Tuesday, 25 May 2021


DAGGERS have been drawn over opposition Zapu party presidency after the late former Vice-President Joshua Nkomo’s son Sibangilizwe Nkomo expressed interest in the post.

In March, Nkomo resigned from the chairmanship of both the Joshua Nkomo Cultural Movement and the Joshua Nkomo Legacy Restoration Project Trust in order for him to pursue his political dream to become Zapu president.

The opposition party is set to hold its elective congress in August, and the party now appears to have been shaken by Nkomo’s interest to contest the top post.

Party presidential aspirants have sharpened their swords against Nkomo amid accusations that he wants to turn the party into a family dynasty.

Among his rivals is Iphithule Maphosa, who is the party spokesperson. “We can’t then have inheritance hunters coming up in March 2021 to claim so and so told them to rescue the party after 40 years,” Maphosa said.

Other members eyeing the Zapu presidency are Matabeleland South chairperson Matthew Sibanda, secretary-general Strike Mkandla, Bernard Magugu and Mqondobanzi Magonya.

“At Zapu, we have been toiling to build an institutional organisation whose existence rests on the foundations of equality, loyalty and constitutionalism. We do not have rules with name tags on them.

“We are not a family or clan dynasty. Leadership of the mother party is not hereditary. Neither is it sexually transmitted. If anybody is hunting for their missing inheritance package, Zapu is the wrong place,” Maphosa added.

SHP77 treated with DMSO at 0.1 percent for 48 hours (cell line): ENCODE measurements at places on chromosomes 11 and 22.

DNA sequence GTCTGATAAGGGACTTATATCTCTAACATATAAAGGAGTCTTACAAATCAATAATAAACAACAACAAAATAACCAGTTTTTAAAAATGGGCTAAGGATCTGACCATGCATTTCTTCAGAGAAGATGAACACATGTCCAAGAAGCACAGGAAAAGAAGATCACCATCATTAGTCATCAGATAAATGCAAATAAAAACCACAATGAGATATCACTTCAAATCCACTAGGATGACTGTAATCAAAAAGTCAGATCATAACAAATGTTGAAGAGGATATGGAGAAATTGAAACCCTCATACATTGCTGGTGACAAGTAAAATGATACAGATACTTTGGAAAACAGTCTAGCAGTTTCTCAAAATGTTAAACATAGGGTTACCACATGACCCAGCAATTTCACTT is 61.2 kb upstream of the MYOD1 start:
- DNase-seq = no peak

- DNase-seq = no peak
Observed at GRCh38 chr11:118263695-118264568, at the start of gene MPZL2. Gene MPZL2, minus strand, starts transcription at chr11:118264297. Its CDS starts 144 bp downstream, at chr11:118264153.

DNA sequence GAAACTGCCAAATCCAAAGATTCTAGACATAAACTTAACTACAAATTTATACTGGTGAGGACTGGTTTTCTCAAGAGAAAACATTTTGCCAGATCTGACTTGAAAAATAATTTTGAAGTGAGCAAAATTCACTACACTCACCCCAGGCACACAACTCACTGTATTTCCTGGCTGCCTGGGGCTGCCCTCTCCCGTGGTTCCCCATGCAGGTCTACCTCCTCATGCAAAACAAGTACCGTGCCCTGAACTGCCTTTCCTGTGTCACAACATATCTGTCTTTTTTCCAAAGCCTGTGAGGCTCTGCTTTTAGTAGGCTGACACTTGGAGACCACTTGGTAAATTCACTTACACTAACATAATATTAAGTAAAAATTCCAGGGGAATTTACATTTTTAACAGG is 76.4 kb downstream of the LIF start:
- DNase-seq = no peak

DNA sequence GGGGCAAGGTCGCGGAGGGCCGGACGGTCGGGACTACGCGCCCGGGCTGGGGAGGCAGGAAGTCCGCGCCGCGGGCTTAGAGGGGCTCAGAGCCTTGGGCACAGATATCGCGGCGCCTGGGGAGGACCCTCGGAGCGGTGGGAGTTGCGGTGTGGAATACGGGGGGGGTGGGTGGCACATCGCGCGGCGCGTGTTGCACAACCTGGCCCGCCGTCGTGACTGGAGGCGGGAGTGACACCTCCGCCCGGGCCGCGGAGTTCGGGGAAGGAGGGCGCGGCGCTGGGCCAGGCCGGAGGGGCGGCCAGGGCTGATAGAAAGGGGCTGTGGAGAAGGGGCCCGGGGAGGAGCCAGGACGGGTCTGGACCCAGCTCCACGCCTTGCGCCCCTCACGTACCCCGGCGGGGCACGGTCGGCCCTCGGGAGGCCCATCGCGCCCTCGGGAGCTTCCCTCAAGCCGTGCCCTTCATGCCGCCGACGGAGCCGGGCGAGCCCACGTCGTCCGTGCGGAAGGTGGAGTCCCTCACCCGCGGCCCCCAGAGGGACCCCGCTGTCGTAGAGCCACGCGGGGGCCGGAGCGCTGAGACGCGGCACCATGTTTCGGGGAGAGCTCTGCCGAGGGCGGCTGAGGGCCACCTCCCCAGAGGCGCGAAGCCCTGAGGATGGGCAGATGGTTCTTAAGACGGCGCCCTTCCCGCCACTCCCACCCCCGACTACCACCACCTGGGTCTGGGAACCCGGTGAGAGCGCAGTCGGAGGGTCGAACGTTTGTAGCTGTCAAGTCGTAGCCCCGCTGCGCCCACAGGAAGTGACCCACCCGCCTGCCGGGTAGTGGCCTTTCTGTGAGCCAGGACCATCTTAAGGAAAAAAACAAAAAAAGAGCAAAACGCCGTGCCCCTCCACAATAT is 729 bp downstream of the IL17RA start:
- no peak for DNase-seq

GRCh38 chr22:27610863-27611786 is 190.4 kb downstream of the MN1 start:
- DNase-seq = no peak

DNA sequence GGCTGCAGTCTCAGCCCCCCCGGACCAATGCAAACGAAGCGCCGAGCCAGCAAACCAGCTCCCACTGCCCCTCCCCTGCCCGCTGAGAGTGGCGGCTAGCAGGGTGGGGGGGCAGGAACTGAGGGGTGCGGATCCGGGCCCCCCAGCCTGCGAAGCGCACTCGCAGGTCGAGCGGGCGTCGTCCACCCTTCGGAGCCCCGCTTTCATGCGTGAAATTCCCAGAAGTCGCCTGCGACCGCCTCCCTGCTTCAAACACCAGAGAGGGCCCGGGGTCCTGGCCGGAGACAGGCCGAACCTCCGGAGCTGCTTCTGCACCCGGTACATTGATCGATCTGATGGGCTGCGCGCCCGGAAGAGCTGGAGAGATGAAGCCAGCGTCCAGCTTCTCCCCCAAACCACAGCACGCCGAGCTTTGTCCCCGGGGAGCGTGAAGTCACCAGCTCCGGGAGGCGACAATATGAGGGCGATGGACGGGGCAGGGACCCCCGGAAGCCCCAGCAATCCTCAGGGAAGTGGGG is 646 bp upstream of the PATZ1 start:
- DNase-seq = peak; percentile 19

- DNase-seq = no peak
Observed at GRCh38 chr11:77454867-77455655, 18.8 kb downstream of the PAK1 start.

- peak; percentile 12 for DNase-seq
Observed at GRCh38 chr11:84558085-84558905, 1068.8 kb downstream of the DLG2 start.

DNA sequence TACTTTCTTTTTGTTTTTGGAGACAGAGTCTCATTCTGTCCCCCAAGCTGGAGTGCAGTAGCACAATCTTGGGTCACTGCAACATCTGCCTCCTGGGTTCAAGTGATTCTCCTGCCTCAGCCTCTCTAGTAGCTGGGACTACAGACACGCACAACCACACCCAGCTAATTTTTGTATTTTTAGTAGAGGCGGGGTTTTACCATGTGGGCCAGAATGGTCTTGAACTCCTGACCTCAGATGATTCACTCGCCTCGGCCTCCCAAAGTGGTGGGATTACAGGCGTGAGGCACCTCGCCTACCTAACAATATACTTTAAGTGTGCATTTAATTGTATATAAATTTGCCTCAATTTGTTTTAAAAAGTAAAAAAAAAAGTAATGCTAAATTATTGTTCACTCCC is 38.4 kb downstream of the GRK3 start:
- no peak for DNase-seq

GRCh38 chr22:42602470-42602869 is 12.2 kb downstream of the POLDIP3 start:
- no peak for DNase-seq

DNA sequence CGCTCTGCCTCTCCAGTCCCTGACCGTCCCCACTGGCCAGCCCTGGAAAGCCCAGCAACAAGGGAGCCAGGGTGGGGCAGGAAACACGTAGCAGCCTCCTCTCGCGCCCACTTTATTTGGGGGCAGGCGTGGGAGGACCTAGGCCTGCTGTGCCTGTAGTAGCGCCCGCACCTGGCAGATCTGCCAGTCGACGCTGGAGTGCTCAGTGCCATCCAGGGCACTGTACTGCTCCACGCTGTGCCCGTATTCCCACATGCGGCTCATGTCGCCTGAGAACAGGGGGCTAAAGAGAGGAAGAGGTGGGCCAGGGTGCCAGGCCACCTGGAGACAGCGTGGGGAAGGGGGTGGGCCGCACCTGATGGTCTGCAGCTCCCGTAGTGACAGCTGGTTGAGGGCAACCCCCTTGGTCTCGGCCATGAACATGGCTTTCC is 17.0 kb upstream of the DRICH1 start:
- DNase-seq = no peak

Nkomo yesterday told Southern Eye that the accusations were coming from people that were scared to stand against him.

“If it was all about inheritance, I would not be contesting the presidency. I have always been a card-carrying member of Zapu from the 1970s, and I never, at any given time, joined other parties. In fact, I should hasten to point out that those throwing insults against me are exhibiting a political culture which is alien to Zapu. It’s a foreign culture which must be nipped in the bud,” Nkomo said.

He said he was confident of winning the presidency. Initially, Zapu was supposed to hold its congress in April, but it was postponed to August due to logistical problems and the COVID-19 outbreak.

The late VP Nkomo was the long-time leader of PF Zapu, but in 1987, Nkomo’s PF Zapu signed a Unity Accord with the ruling Zanu PF to bring an end to the Gukurahundi massacres in Matabeleland and Midlands regions.

In 2008, the late Dumiso Dabengwa led a number of ex-PF Zapu officials to form a breakaway faction from Zanu PF in order to relaunch Zapu.

Dabengwa led the rebirthed Zapu till he passed away in May 2019. Newsday


Post a Comment